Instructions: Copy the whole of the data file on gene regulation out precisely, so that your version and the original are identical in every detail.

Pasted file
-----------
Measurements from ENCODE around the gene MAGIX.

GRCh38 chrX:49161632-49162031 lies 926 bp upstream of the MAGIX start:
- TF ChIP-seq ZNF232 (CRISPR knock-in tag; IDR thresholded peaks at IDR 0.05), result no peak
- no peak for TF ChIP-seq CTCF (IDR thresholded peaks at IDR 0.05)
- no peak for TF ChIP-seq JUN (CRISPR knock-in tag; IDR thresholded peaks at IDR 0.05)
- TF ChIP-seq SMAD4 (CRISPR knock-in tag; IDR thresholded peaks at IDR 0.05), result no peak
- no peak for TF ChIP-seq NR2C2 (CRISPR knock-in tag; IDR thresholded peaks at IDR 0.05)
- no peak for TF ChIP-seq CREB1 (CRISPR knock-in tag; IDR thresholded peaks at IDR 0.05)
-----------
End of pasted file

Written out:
Measurements from ENCODE around the gene MAGIX.

GRCh38 chrX:49161632-49162031 lies 926 bp upstream of the MAGIX start:
- TF ChIP-seq ZNF232 (CRISPR knock-in tag; IDR thresholded peaks at IDR 0.05), result no peak
- no peak for TF ChIP-seq CTCF (IDR thresholded peaks at IDR 0.05)
- no peak for TF ChIP-seq JUN (CRISPR knock-in tag; IDR thresholded peaks at IDR 0.05)
- TF ChIP-seq SMAD4 (CRISPR knock-in tag; IDR thresholded peaks at IDR 0.05), result no peak
- no peak for TF ChIP-seq NR2C2 (CRISPR knock-in tag; IDR thresholded peaks at IDR 0.05)
- no peak for TF ChIP-seq CREB1 (CRISPR knock-in tag; IDR thresholded peaks at IDR 0.05)